About 60 members of the veterinary community in Southern California
gathered at Western University of Health Sciences (WesternU) on October 27
to discuss the exciting opportunities arising with the development of the
University’s College of Veterinary Medicine. The College is scheduled to
welcome its first class of 70 students in the fall of 2001, and will offer
a four-year Doctor of Veterinary Medicine (DVM) degree program.
Attending veterinarians represented small animal, equine, avian, dairy,
zoo and laboratory animal practices; as well as the public health sector
and local humane societies. Representing the California Veterinary Medical
Association were Dr. Mike Andrews, past-president, and Dr. Al Schwartz,
president; representing the Southern California Veterinary Medical
Association were Richard Holden, executive director, and Dr. Adel Salib,
president; and representing the American Veterinary Medical Association
(AVMA) was Executive Board Member Dr. Joan Samuels (District X).
The attendees were present because of their commitment to or interest in
serving as clinical preceptors for the College’s future third- and fourth-
year students. Much like traditional human medical training, WesternU
veterinary students will spend most of the latter half of their education
gaining hands-on experience at animal hospitals, clinics, public health
agencies and humane societies, among other settings. In these clinical
rotation sites, WesternU veterinary students will hone diagnostic and
therapeutic skills learned in the classroom during the first two years of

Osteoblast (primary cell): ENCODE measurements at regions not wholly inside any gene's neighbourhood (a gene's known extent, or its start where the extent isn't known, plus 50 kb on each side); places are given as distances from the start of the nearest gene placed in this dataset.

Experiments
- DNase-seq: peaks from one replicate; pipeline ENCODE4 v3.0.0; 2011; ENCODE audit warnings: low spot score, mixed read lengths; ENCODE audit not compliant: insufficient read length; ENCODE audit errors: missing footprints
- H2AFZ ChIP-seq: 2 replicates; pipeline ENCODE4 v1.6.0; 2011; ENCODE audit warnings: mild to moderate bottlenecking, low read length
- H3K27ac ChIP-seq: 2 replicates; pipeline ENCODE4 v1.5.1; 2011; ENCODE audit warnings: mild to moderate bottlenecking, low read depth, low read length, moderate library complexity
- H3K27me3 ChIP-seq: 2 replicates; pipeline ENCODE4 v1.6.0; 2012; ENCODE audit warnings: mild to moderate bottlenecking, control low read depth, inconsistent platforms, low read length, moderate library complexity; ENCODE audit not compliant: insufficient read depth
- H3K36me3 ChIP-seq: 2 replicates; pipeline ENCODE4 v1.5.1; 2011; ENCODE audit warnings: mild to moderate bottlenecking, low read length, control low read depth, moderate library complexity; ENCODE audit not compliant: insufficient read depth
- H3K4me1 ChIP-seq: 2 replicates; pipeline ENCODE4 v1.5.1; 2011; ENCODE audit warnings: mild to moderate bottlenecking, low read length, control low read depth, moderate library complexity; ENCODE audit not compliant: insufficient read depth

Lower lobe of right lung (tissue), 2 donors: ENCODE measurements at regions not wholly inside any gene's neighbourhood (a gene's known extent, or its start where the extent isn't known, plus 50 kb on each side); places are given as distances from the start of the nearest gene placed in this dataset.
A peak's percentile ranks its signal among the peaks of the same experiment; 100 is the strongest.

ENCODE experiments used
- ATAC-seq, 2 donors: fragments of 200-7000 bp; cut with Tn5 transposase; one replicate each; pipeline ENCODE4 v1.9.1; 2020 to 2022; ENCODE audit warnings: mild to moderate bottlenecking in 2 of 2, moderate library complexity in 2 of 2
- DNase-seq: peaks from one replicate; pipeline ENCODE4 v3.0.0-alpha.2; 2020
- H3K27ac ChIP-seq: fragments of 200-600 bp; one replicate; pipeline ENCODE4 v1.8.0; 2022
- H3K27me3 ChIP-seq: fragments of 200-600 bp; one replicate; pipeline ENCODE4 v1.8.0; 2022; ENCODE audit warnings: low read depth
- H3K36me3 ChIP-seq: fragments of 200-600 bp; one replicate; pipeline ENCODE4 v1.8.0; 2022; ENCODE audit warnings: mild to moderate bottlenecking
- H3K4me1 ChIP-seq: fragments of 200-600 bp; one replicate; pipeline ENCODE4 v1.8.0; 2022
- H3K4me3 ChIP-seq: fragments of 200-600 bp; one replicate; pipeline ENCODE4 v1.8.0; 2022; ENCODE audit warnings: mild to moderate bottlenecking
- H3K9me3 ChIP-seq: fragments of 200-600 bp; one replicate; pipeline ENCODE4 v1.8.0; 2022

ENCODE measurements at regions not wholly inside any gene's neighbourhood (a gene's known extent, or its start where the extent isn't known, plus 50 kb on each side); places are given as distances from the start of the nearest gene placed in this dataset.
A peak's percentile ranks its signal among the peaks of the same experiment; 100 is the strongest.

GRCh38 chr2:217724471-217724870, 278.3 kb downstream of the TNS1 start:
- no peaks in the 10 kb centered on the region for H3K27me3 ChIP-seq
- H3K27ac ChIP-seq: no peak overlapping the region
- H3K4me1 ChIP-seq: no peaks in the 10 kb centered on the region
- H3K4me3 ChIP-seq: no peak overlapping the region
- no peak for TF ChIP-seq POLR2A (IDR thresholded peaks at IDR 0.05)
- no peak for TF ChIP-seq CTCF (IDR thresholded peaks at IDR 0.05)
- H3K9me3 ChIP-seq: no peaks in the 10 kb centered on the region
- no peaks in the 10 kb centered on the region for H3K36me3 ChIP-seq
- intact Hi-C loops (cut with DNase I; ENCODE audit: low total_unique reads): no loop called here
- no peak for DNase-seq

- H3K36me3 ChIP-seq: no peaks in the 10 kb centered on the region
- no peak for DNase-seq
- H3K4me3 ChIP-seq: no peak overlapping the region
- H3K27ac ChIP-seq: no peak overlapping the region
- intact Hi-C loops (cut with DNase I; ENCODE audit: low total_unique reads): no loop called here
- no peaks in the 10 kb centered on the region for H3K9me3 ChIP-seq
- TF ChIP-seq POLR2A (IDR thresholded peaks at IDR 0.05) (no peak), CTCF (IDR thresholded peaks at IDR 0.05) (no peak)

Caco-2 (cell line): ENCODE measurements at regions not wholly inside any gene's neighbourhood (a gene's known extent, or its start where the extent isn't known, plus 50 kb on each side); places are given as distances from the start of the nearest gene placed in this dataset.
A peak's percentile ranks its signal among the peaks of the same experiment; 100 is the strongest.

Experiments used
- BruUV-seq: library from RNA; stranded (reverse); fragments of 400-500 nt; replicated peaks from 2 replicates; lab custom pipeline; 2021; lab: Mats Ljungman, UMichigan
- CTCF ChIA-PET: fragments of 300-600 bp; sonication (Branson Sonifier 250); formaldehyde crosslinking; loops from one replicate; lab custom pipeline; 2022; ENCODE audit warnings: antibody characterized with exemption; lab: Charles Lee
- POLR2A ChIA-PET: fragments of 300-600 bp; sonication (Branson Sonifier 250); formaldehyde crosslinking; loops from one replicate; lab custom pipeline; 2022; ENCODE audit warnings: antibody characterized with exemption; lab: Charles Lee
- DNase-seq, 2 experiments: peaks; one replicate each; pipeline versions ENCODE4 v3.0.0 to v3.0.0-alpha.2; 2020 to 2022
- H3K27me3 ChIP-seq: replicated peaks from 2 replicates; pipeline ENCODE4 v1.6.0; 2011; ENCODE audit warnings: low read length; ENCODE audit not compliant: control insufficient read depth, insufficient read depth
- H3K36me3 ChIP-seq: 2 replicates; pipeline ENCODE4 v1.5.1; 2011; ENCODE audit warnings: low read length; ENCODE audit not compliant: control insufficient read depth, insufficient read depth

“”Clinical preceptors play crucial roles in the educational process,”” said
Shirley Johnston, DVM, PhD, founding dean of the College of Veterinary
Medicine. “”We will provide the best possible classroom experiences for our
students and then rely strongly on adjunct faculty practitioners to give
them a well-rounded, realistic view of life in the profession. The hands-
on, practical experience is critical for our students to master.””
At the event, topics covered included curriculum, evaluation procedures,
liability issues, and resources for practitioners and learning objectives.
Veterinarians who commit to serving as preceptors for WesternU students
will enjoy adjunct faculty appointments, career development opportunities
and the chance to learn with the students, who will be well versed in
evidence-based medicine and literature retrieval in today’s fast-paced,
information technology world.
When WesternU’s College of Veterinary Medicine secures the first step in
the AVMA accreditation process it will be the first veterinary school ever
to open in Southern California, and the first in the United States since
1983. According to a veterinary medicine task force report produced by
WesternU, Southern California is the last major metropolitan area in the
nation without the direct presence of a program to educate veterinarians.
WesternU’s College of Veterinary Medicine is committed to educating
veterinarians for the advancement of the profession.